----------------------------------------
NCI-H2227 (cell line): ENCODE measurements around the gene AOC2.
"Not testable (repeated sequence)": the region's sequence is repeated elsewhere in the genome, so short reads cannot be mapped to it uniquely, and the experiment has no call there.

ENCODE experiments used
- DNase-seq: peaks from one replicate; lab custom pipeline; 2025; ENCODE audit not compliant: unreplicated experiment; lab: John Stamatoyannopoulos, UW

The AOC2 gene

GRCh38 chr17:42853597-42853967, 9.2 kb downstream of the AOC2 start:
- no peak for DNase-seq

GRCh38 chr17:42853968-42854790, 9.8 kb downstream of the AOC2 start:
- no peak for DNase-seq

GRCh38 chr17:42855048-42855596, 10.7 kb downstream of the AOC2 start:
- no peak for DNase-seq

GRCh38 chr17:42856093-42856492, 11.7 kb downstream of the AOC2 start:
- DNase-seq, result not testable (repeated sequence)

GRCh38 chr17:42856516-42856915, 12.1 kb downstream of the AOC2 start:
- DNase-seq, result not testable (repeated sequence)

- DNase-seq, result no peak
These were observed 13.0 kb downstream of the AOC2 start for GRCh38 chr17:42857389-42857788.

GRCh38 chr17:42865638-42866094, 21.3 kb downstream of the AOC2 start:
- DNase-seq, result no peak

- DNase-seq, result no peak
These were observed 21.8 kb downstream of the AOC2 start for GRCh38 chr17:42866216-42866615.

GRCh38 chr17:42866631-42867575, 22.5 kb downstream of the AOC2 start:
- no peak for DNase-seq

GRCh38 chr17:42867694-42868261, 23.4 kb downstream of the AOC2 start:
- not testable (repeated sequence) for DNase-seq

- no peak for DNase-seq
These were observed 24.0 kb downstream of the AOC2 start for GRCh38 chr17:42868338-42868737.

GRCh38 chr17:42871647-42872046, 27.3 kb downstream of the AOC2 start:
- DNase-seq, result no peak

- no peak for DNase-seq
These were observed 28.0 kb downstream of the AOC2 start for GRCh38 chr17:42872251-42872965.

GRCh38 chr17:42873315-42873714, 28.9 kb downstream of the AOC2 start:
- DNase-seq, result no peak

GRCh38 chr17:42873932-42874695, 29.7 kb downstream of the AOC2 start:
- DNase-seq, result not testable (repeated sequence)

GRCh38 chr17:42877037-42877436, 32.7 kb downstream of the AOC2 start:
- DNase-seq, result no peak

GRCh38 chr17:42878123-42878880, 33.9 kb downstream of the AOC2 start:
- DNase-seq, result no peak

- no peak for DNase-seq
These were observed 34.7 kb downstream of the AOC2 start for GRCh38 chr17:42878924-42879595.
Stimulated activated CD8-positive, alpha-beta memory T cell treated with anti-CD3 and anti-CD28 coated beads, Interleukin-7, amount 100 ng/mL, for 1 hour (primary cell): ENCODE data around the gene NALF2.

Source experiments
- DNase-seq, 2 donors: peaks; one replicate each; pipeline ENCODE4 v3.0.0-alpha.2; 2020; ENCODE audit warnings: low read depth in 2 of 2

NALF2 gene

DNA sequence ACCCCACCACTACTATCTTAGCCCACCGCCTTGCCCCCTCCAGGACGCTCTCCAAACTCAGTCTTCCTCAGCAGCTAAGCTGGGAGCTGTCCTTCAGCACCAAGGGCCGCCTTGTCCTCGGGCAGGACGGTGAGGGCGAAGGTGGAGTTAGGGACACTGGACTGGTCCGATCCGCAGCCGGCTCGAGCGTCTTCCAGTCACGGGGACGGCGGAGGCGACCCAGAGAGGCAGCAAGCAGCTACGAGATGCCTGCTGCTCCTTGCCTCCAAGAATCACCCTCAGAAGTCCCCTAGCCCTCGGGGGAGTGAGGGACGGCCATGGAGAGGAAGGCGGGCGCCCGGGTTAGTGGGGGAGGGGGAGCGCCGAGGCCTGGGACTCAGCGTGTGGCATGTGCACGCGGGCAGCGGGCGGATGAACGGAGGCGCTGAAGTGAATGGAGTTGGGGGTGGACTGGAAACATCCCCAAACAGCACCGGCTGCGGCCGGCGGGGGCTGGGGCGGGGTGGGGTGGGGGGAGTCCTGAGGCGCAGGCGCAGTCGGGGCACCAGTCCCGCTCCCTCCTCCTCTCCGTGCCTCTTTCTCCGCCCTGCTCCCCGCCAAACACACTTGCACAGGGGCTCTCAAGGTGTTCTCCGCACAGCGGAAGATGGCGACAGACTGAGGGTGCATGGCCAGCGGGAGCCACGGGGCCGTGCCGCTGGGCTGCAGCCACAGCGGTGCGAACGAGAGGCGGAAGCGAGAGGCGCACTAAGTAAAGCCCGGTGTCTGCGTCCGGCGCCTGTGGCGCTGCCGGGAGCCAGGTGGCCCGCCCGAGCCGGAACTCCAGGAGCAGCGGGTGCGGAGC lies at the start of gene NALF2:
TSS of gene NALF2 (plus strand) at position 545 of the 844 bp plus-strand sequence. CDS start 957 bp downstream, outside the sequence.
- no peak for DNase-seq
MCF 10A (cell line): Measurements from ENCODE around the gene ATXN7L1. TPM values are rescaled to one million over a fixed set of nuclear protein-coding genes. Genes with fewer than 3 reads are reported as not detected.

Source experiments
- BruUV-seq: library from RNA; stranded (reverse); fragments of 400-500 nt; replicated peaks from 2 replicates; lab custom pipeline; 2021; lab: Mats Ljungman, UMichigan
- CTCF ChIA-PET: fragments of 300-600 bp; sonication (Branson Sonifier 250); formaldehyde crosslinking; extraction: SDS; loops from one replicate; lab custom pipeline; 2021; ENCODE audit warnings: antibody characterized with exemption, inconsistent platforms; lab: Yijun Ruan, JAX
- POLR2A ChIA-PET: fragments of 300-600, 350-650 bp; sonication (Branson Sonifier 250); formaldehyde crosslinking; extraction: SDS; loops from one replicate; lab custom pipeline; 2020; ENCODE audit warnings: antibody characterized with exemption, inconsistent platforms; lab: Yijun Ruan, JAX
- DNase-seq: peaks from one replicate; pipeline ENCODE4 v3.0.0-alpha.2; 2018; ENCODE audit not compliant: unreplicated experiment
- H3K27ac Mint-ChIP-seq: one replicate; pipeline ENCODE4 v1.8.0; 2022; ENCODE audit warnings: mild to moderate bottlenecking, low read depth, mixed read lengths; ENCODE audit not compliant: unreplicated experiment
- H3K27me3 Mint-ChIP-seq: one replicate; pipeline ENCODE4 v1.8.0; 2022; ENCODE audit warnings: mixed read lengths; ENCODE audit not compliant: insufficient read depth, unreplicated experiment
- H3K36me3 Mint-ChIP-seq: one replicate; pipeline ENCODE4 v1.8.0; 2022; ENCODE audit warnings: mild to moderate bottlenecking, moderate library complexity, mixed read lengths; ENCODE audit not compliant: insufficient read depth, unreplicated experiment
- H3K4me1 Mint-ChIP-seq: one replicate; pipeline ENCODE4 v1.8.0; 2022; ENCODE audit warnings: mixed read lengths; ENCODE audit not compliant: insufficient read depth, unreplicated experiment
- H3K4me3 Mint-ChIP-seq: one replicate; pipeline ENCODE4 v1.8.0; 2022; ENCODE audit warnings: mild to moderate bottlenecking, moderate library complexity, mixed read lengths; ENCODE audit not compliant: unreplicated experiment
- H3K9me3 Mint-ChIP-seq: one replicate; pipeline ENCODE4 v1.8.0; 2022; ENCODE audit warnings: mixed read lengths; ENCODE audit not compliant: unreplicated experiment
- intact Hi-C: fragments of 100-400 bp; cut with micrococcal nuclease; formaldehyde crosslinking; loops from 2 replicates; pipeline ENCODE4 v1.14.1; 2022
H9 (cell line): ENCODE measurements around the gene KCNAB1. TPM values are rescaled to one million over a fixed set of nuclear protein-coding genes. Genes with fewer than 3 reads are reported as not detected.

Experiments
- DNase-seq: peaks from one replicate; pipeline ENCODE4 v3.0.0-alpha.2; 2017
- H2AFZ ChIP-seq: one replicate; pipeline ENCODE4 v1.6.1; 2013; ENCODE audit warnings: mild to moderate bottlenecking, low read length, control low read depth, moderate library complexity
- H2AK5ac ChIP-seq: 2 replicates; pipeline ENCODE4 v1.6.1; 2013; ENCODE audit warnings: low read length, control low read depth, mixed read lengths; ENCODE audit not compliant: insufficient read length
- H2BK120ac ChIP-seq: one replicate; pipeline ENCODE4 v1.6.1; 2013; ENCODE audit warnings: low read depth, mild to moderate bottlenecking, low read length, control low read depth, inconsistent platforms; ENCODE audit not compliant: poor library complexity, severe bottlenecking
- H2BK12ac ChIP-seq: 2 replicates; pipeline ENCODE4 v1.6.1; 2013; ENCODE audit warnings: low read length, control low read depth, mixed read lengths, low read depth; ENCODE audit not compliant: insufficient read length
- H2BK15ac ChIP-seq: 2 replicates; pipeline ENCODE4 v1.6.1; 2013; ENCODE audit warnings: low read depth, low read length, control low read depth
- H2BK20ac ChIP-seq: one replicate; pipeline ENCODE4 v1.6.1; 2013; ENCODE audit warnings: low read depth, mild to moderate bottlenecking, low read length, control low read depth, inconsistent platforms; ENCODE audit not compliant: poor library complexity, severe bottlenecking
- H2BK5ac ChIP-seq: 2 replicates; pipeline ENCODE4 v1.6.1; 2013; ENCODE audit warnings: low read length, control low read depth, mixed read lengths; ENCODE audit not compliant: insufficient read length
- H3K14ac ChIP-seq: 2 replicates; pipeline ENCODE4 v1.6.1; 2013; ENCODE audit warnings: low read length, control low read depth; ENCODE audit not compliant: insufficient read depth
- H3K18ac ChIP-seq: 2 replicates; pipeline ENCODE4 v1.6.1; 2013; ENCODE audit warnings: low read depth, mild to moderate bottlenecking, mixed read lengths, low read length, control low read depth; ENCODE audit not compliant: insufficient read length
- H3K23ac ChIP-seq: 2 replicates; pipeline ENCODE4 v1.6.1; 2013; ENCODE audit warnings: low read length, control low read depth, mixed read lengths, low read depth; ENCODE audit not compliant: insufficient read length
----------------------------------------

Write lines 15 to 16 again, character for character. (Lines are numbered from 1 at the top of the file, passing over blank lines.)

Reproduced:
- DNase-seq, result not testable (repeated sequence)

- DNase-seq, result no peak